Finally, an extension of the previous formulas has been introduced that shows a dependence of TOF gain with random fraction: higher gain is observed at higher random fractions [10, 17].

All these estimates are theoretically valid only for the variance measured at the center of a cylindrical source in the middle of the FOV that has a diameter D and is uniform in attenuation properties and source distribution, and when an analytical or linear reconstruction is used, not an iterative method or a method in which image pixels are strongly correlated. Nevertheless, they represent a very good approximation of the TOF gain of a TOF PET scanner, and are commonly used also for general source distributions and iterative methods.

Since the SNR has been demonstrated to be proportional to the square root of the noise effective counts (NEC) in a PET scan [50], the TOF SNR gain is equivalent to a gain in counts, or NECgain = \({\text{SNR}}_{\text{gain}}^{ 2}\). In other terms, a TOF image is equivalent to a nonTOF image obtained with a larger number of counts. One can also consider TOF reconstruction as a “virtual counts or sensitivity amplifier” for a TOF PET scanner [13]. In describing the specifications of TOF PET scanners, sometimes the measured sensitivity and NEC performance are amplified by the estimated TOF gain, and defined “TOF-effective” or “effective” sensitivity and NEC.

To compare the image quality of a different time resolution, the same image quality phantom was imaged in the Siemens Biograph mCT PET/CT scanner with 527 ps intrinsic time resolution [27] and the new Siemens Biograph Vision with 210 ps intrinsic time resolution [44, 61]. The phantom had six hot spheres (5, 8, 10, 13, 17, and 22 mm diameter) with a contrast of about 4:1, and a total activity in the background of about 50 MBq of 18F. The data were reconstructed TOF and nonTOF in both scanners. In Fig. 2, we show one transaxial slice of the image obtained with iterative reconstruction with resolution recovery and no post-reconstruction filter: a nonTOF image from the mCT, a corresponding TOF image from the mCT (527 ps resolution), and a TOF image from the Biograph Vision (210 ps resolution). One can observe the improving image quality with improving time resolution: the smallest sphere is visible only using 210 ps time resolution TOF PET reconstruction.
Fig. 2

Transaxial slices of an image quality phantom, reconstructed with high-resolution iterative reconstruction with resolution recovery. The scans were performed on a Siemens Biograph mCT PET/CT scanner (527 ps intrinsic time resolution) and the new Siemens Biograph Vision (210 ps intrinsic time resolution). From left to right: a non TOF image from mCT, b TOF image from Biograph mCT, and c TOF image from Biograph Vision. The phantom had six hot spheres (5, 8, 10, 13, 17, 22 mm diameter) with a contrast of about 4:1, and a total activity in the background of about 50 MBq of 18F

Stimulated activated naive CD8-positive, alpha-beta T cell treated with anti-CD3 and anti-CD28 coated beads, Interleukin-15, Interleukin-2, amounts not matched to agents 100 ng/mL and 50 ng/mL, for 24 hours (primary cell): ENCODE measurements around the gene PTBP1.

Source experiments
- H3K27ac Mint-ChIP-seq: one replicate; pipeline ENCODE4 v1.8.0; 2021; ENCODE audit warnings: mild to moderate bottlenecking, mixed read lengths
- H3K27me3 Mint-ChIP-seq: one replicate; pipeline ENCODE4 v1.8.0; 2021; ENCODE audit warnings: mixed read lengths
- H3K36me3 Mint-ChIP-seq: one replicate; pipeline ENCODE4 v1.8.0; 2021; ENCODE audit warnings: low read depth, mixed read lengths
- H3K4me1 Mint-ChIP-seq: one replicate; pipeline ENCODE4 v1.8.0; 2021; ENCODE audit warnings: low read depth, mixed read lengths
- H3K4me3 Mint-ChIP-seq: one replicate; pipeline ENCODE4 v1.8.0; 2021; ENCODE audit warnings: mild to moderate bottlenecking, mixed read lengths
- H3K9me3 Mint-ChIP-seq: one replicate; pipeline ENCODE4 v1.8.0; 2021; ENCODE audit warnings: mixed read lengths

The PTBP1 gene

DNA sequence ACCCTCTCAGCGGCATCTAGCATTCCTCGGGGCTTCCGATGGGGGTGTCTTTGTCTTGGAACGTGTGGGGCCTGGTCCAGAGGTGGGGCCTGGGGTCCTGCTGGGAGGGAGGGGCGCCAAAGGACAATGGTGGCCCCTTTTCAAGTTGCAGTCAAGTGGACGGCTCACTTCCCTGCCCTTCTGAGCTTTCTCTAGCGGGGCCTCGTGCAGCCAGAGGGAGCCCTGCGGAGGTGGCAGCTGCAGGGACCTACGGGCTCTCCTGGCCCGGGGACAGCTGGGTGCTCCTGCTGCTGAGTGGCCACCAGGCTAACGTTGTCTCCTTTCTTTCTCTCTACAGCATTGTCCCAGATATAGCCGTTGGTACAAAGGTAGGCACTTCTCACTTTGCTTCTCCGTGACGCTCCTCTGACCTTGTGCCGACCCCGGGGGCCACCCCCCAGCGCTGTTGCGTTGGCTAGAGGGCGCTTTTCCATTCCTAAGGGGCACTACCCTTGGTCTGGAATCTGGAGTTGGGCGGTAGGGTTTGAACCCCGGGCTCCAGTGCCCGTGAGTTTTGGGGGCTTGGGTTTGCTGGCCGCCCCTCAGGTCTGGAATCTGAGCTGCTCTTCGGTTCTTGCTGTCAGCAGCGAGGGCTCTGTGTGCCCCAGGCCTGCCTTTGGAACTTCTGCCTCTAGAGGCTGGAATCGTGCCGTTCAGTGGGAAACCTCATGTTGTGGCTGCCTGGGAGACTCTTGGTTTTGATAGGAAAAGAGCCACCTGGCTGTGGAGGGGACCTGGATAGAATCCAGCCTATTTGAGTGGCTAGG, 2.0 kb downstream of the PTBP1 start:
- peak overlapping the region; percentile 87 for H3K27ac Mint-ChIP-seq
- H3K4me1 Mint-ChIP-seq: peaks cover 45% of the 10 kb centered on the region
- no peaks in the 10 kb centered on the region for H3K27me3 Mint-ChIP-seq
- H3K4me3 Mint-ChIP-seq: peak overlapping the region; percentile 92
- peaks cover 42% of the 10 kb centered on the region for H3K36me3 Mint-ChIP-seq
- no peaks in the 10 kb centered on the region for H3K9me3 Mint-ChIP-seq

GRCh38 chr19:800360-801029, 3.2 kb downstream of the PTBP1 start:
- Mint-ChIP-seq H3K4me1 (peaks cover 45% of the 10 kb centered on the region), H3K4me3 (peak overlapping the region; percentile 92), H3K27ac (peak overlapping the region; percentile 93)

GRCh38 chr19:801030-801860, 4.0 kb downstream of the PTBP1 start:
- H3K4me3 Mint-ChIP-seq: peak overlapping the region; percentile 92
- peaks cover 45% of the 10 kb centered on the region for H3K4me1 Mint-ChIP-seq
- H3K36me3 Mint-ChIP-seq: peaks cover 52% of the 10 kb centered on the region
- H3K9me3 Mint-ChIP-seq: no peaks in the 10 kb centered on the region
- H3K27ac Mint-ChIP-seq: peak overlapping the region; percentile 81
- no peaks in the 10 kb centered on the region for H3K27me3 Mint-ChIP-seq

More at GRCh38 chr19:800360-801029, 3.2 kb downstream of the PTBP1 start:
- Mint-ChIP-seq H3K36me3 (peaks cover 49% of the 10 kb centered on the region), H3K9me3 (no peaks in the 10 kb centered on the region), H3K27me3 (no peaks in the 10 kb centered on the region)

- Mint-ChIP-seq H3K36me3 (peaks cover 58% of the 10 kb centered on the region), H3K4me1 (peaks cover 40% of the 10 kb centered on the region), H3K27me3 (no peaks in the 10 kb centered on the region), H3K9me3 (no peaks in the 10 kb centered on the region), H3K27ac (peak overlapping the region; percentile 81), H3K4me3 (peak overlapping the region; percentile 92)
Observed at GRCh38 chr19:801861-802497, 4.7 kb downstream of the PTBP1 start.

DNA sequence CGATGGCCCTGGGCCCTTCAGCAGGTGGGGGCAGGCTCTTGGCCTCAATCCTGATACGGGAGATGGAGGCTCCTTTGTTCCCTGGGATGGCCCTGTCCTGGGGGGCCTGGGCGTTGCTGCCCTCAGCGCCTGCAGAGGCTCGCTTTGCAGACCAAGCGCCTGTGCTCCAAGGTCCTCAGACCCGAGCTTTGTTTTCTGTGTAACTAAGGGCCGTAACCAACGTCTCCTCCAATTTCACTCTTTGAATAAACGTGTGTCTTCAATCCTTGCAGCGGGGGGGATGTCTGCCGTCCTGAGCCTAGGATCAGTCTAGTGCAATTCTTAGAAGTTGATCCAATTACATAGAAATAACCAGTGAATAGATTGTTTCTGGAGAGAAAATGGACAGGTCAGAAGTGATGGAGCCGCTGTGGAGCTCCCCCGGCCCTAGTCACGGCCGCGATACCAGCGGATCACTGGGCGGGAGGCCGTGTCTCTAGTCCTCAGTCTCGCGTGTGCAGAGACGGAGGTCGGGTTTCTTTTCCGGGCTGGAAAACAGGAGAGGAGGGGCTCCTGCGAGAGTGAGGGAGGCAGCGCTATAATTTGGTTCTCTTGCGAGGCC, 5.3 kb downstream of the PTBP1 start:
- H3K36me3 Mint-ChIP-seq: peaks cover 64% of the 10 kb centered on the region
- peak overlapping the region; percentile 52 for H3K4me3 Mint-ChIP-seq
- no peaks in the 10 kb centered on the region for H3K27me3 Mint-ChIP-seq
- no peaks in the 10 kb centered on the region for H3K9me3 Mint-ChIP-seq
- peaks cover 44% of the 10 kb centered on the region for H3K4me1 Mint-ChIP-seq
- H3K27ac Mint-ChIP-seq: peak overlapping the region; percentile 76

Robustness of TOF PET

There is a whole series of possibilities opened by a characteristic of TOF PET that is intrinsically tied to the extra time information available. The recent literature has pointed out that TOF PET reconstruction is able to better handle data that are inconsistent, incomplete, or incorrect [13, 54]: TOF PET reconstruction is less sensitive to mismatched attenuation correction [12, 34, 58], inaccurate normalization, and scatter correction [12, 63, 65]. To visually demonstrate this phenomenon, the same image quality phantom was scanned in the Siemens Biograph mCT PET/CT scanner (527 ps intrinsic time resolution) and the new Siemens Biograph Vision (210 ps intrinsic time resolution). The phantom had six hot spheres (5, 8, 10, 13, 17, and 22 mm diameter) with a contrast of about 4:1, and a total activity in the background of about 50 MBq of 18F. The data were reconstructed TOF and nonTOF in both scanners. To show the improving robustness of TOF reconstruction with improving time resolution, artifacts were intentionally introduced in the normalization, the attenuation correction, and scatter correction: we replaced the accurate corrections with inaccurate or artificially manipulated corrections. By doing so, artifacts appeared in the images. We observed that, while the inclusion of the TOF information dramatically decreases the artifacts compared to the corresponding nonTOF reconstruction, better time resolution produces images with even lower residual artifacts. Typical normalization ring artifacts are much reduced, attenuation artifacts almost disappear, and TOF images are less biased by inaccurate scatter correction. As an example, in Fig. 3, reconstruction was performed with no scatter correction, and one can observe that the typical hump in the center of the phantom is barely visible in the 210 ps TOF image.
Fig. 3